sciamare

joanvillafane

Senior Member
U.S. English
Hello, everybody. I hope you can help me understand how this word is used in this sentence. I looked up "sciamare" in the WR dictionary and the definition is confusing. It says "swarm" and also "pour."
http://www.wordreference.com/iten/sciamare Neither one of these meanings seems to fit in this context, (email from my cousin who lives in Pinerolo), but I think there is some punctuation missing and that may make it hard for someone like me to read it. I don't know if there's a period after sciamare. Here it is:

"Qua l'estate comincia a sciamare le prime giornate di fresco si sono già avute (10 gradi )la temperatura durante il giorno, spero solo che non incominci a piovere per tutto il mese così posso andare a togliere le patate nel campo in montagna."

I think it means - Here summer is beginning to ???. We've already had the first cool days (10 degrees during the day). I just hope it doesn't rain all month so I can go to harvest the potatoes in the mountains.

Thank you for your help.
 
  • Rival

    Senior Member
    English - UK
    I looked up "sciamare" in the WR dictionary and the definition is confusing. It says "swarm" and also "pour."
    http://www.wordreference.com/iten/sciamare Neither one of these meanings seems to fit in this context, < ... >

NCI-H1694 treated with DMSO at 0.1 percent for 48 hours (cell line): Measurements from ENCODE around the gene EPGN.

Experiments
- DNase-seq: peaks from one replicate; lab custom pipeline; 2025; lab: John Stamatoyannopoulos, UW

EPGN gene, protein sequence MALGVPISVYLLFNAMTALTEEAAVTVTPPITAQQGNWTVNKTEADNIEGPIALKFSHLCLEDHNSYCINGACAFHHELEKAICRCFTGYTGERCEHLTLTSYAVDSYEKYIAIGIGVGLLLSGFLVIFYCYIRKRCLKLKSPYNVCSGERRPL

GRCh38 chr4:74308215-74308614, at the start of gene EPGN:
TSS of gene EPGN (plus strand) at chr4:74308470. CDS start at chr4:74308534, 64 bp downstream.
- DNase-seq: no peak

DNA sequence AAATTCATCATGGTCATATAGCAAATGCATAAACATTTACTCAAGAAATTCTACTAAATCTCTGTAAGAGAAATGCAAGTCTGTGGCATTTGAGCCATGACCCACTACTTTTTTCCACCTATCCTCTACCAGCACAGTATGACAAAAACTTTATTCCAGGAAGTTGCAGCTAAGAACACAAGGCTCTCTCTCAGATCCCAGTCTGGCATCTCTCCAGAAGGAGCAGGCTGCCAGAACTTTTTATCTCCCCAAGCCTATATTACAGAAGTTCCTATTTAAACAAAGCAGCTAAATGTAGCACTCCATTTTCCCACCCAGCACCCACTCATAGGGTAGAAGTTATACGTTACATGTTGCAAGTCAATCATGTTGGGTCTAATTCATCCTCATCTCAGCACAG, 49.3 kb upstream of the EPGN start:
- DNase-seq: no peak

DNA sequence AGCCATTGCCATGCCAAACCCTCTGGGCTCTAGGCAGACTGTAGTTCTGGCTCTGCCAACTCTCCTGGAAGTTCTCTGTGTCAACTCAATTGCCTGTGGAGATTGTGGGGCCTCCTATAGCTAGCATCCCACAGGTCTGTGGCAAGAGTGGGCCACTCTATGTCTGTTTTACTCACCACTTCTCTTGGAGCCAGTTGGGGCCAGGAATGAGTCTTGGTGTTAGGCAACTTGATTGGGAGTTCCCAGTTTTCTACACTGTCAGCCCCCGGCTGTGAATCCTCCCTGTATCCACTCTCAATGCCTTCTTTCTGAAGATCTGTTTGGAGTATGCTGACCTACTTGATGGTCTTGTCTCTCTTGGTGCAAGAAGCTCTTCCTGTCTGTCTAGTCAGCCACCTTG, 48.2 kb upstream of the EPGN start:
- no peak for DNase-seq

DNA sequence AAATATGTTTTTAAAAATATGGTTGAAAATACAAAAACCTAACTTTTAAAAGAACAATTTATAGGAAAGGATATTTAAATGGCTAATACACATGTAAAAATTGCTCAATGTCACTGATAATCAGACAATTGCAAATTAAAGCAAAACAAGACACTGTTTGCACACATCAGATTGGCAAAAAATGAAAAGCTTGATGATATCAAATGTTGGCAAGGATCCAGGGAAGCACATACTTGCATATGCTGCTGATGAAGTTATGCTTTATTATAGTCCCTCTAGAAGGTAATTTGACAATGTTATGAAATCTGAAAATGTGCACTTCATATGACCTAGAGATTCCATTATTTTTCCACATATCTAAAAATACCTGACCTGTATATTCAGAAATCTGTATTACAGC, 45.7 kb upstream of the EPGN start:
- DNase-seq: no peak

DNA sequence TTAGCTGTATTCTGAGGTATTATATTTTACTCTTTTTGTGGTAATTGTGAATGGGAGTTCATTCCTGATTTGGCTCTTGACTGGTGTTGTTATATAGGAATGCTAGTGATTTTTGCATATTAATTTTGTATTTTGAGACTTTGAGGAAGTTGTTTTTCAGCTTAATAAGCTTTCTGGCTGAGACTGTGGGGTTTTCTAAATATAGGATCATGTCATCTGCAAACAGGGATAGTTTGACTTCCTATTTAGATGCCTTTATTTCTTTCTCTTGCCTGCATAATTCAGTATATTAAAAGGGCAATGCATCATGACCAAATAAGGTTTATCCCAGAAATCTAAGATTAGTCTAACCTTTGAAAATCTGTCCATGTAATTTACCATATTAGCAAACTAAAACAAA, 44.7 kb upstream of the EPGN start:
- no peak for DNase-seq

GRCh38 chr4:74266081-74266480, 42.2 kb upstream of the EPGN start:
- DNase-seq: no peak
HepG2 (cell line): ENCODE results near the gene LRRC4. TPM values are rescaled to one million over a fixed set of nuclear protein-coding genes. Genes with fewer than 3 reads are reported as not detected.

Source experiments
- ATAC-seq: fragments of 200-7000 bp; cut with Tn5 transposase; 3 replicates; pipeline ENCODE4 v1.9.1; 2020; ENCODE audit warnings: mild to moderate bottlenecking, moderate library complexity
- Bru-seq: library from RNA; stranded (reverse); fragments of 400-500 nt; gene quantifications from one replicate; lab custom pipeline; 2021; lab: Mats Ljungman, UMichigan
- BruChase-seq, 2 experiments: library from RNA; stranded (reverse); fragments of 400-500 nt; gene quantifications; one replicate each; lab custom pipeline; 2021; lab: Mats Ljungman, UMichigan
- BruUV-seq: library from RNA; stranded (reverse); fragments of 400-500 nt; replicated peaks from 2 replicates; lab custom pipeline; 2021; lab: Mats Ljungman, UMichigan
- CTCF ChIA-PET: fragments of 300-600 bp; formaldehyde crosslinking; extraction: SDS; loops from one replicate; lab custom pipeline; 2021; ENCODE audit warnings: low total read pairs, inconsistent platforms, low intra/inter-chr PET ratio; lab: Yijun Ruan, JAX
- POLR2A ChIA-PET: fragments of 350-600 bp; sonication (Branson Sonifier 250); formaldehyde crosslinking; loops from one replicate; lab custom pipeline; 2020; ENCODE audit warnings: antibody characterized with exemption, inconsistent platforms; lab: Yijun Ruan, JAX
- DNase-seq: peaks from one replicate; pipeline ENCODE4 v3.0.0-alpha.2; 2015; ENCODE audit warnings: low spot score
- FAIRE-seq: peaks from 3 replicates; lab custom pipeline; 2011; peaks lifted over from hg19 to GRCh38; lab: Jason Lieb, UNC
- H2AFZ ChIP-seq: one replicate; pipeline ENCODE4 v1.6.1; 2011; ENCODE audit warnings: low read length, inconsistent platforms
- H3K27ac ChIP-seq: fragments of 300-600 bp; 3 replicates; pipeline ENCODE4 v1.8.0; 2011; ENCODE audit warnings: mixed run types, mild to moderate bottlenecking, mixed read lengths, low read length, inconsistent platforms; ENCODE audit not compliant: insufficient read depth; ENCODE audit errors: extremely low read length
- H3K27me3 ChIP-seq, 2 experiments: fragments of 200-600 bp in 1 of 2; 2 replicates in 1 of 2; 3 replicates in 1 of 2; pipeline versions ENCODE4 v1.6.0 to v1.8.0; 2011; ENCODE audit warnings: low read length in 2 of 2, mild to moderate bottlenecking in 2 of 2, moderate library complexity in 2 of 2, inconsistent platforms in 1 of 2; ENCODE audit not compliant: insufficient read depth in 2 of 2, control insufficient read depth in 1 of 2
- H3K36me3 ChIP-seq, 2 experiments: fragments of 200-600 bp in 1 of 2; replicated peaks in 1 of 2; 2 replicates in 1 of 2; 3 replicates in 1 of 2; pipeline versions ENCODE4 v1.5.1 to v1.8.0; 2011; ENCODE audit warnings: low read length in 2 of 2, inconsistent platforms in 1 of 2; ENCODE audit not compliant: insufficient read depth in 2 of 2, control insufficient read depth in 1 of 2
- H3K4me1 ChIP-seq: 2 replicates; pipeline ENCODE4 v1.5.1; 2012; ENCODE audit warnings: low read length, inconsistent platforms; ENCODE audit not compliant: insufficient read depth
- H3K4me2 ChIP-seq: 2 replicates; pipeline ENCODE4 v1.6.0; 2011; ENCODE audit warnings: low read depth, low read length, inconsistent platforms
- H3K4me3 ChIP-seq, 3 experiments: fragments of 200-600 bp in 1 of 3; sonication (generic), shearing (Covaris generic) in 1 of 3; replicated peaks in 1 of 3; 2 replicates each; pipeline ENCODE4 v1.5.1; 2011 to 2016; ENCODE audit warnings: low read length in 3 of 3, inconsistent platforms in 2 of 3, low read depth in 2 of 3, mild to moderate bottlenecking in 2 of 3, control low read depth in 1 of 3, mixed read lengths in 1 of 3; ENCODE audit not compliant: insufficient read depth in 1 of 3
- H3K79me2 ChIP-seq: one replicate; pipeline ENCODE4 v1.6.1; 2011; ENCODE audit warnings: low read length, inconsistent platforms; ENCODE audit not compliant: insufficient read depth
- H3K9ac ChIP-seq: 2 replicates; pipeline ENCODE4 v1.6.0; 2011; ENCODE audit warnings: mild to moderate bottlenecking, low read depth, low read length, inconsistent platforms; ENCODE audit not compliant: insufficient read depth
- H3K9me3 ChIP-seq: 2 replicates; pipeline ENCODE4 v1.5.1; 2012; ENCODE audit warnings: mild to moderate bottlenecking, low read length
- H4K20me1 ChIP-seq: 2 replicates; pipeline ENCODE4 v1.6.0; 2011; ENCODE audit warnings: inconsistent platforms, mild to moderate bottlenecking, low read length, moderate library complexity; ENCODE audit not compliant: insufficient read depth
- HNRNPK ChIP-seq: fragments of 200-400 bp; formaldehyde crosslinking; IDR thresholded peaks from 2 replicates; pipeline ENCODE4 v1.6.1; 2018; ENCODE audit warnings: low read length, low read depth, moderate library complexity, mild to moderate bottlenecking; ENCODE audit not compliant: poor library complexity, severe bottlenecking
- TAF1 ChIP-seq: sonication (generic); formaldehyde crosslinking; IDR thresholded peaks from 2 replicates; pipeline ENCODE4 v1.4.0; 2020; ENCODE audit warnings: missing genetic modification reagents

Hi Joan,

    I know we changed the discussion to "scemare", but I was still curious about how WR Dictionary could think of "swarm" and "pour" as synonyms, so I asked some of my colleagues.

    At first they said "sciamare" can only be "to swarm" in the sense of what bees do, but then one guy pointed out that "sciamare" also has a figurative meaning -- for example the kids can "sciamare" out of school when the bell rings -- in just the same way as our kids 'swarm' out of school.

    Aaha!! -- so "sciamare" can be 'pour', but only in the sense of lots of people going in or coming out at the same time (the soldiers 'poured'/'swarmed' over the barricades). My colleagues were adamant that 'sciamare' has absolutely nothing to do with pouring the tea, or pouring with rain -- but we had pretty much understood that in the thread already. :)
    .
     
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